I’m sure there are plenty more European problems that need solving, from the environment to education. These don’t just benefit society, but are potentially extremely lucrative as well. So the challenge for startups and entrepreneurs is to try and solve them – and at the same time we might create the European Googles that politicians are so keen on.

August 5, 2015 Posted by | Uncategorized | , , , , , , , , , , , , | 3 Comments

Are we a Tech Nation?

According to a new report, more and more of us are working in digital technology companies. Research led by Tech Nation has found that 1.46 million people (or 7% of the workforce) are employed by more than 47,000 digital companies across the UK – and of these just 250,000 are working in inner London. 74% of digital companies are located outside London.technation

To put that in perspective, according to other government figures, agriculture employs 535,000 workers, construction 2.2 million and manufacturing 2.6 million. So nearly three times as many people tend computers instead of animals. Heartening stuff, and a welcome antidote to some of the more extreme London-oriented digital stories seen in the media.

The highest density clusters in the report are Brighton & Hove, Inner London, Berkshire (including Reading), Edinburgh and Cambridge, while the highest rates of digital employment are in London, Bristol and Bath, Greater Manchester, Berkshire and Leeds.

It is easy to be cynical about the timing of the government-backed report, with an election coming up fast. I’d also query the definition of ‘digital’ – my PR business makes it in, which seems to show a wide classification range (not that I’m complaining). The headline findings that certain sectors have more digital companies than the national average (Brighton 3.3x, Cambridge 1.5x, for example), is interesting, but needs to be put into context. Brighton employs 7,458 people in digital, out of a population of 155,000 – under 5% compared to other clusters that potentially have a greater proportion of digital workers.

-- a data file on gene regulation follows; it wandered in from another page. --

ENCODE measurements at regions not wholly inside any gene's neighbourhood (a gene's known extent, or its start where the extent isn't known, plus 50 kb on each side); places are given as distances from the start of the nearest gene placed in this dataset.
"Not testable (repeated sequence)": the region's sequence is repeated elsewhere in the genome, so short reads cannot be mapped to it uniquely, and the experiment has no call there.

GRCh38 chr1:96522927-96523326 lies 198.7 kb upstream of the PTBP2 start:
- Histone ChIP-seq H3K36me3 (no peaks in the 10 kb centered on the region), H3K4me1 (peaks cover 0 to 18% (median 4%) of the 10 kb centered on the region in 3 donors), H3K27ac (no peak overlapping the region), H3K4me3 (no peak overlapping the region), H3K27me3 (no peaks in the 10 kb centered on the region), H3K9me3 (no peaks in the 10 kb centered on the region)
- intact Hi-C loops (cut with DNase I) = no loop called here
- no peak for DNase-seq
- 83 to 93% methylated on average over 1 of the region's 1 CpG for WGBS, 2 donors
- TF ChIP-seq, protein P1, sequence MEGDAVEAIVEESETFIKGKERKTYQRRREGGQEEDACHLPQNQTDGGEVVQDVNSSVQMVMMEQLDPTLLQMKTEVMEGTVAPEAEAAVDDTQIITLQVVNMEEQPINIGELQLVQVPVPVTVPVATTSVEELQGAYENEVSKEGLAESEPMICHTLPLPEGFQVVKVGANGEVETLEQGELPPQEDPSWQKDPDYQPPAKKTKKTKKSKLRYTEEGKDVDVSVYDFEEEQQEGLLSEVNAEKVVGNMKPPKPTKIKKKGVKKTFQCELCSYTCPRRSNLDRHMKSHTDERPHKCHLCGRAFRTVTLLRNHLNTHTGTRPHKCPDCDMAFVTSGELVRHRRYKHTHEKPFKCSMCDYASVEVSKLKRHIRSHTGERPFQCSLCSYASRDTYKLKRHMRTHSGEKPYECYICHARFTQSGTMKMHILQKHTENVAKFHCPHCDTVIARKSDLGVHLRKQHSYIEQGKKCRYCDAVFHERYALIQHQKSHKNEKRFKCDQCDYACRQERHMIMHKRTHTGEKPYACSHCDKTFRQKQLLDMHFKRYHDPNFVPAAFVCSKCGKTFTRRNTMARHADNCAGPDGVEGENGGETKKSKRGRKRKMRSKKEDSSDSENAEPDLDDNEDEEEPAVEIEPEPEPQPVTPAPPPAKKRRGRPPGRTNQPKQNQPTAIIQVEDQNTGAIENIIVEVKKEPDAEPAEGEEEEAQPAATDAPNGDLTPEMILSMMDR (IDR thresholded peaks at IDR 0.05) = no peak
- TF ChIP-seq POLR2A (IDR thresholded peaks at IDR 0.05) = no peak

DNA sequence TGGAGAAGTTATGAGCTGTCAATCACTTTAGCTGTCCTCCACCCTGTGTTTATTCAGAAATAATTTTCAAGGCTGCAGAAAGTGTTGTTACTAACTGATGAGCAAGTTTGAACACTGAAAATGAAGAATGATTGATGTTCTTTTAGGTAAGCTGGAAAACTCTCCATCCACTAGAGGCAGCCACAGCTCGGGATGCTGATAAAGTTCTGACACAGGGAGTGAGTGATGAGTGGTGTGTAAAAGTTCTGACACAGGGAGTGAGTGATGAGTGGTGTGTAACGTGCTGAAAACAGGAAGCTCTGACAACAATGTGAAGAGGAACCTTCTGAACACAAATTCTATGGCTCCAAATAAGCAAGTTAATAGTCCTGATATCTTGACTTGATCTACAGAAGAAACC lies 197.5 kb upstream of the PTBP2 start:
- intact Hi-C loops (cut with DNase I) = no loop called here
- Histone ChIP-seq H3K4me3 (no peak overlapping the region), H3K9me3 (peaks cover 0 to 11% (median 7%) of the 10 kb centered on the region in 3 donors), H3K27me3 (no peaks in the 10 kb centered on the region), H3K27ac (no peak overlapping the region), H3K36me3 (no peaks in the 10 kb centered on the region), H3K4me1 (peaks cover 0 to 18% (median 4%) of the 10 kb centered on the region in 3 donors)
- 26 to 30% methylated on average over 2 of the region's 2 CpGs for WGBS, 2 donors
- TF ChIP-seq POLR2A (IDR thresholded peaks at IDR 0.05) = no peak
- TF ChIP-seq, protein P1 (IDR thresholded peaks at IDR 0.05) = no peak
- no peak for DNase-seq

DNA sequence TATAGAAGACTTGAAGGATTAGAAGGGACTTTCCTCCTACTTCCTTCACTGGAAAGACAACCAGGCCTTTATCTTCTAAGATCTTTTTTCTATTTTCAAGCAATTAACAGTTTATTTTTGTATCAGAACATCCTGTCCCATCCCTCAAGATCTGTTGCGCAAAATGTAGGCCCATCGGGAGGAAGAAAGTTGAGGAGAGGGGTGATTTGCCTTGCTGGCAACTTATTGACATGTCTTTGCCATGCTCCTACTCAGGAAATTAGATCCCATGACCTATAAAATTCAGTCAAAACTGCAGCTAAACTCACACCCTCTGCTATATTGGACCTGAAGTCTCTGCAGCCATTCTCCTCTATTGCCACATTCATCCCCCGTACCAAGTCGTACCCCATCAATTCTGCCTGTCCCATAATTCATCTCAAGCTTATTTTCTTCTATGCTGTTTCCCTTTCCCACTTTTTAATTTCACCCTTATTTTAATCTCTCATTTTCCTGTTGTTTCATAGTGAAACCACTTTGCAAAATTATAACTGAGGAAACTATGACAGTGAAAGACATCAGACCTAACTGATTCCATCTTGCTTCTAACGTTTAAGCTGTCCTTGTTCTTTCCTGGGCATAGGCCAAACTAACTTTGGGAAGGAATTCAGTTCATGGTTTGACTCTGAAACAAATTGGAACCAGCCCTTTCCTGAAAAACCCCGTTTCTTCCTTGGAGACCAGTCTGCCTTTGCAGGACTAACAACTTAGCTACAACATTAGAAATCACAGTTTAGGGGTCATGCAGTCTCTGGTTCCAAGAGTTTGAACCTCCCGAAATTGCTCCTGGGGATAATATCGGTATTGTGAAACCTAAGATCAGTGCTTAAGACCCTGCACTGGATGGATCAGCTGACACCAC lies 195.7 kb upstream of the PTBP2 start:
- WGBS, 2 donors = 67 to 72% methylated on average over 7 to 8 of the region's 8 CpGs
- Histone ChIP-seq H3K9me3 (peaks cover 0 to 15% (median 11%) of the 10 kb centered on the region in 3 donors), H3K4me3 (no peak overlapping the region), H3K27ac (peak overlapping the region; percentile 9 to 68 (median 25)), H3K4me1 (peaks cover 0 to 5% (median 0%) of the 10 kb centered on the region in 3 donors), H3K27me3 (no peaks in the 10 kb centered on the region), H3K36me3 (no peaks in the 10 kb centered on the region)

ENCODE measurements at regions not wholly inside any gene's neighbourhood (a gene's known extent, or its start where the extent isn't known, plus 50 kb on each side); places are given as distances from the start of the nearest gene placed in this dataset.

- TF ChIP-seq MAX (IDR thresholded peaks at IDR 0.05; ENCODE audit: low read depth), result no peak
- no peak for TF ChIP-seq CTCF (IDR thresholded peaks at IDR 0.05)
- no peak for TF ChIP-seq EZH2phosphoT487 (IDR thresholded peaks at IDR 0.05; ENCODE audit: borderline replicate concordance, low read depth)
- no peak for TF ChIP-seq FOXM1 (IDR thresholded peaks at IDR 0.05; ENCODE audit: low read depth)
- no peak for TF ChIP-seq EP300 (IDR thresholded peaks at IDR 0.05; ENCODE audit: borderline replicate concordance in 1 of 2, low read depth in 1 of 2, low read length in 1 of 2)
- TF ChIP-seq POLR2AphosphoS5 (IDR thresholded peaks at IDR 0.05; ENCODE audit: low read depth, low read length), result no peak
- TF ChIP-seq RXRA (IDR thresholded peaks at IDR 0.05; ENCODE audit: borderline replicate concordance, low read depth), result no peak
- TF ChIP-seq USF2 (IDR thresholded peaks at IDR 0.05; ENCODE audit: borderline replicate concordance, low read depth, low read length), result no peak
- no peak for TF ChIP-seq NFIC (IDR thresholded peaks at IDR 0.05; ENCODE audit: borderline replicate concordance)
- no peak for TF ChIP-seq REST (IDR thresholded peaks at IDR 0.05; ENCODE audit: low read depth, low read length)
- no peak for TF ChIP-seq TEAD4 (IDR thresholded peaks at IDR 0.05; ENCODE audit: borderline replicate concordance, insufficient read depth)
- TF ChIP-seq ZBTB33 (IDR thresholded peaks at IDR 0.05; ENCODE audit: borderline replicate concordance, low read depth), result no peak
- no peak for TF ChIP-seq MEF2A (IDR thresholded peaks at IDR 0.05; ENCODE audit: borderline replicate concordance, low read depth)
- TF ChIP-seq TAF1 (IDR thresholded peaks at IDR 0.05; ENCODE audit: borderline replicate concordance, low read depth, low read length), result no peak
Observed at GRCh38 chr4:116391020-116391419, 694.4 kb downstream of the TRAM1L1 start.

But what is more interesting is how the research reinforces the importance of clusters. Statistics include:

  • 77% of respondents have a network of entrepreneurs with whom they share experiences and ideas. This rises to 90% in Cambridge.
  • 54% believe their clusters help attract talent (65% in Cambridge).
  • 40% believe their cluster gets them access to affordable property (such as science parks or co-working spaces).
  • 33% believe their cluster helps attract inward investment
  • For Cambridge, access to advice and mentorship was seen as twice as important to growth than nationally (scoring +100%), and the positive perception of the Cambridge brand (+62%), was also a key driver for expansion.
  • Issues highlighted in Cambridge include poor transport infrastructure (scoring -111% compared to the UK average) and lack of available property (-31%).

This clearly demonstrates that to succeed and grow, tech businesses need to be part of an ecosystem that provides support, the right conditions to start (and grow) and that more and more of these are springing up across the UK. Nurturing a cluster takes time, so everyone involved, from local government to academia and investors have to think long term if they want to develop a tech ecosystem in their area.

What I’d like to see is companies and regions use this report as a starting point to build closer ties. Firstly, any businesses that feel they’ve missed out need to get on board and be given the chance to be added to the report. This is vital to keep it as a living, interactive document that maps changes over time.

Secondly, local government and organisations need to take a look and make sure that they are reaching the companies in their area, and providing them with the conditions for growth. At the very least local networks (or in their absence, local councils) should be making digital companies aware of their existence, and what they can do to help them. That way more sub clusters will form and grow, strengthening the overall picture.

I don’t think we’re yet the full Tech Nation that the report and research promises, but we’re definitely on the way – we therefore need continued focus and investment if we’re going to move forward, across the country.

February 11, 2015 Posted by | Cambridge, Startup | , , , , , , , , , , | Leave a comment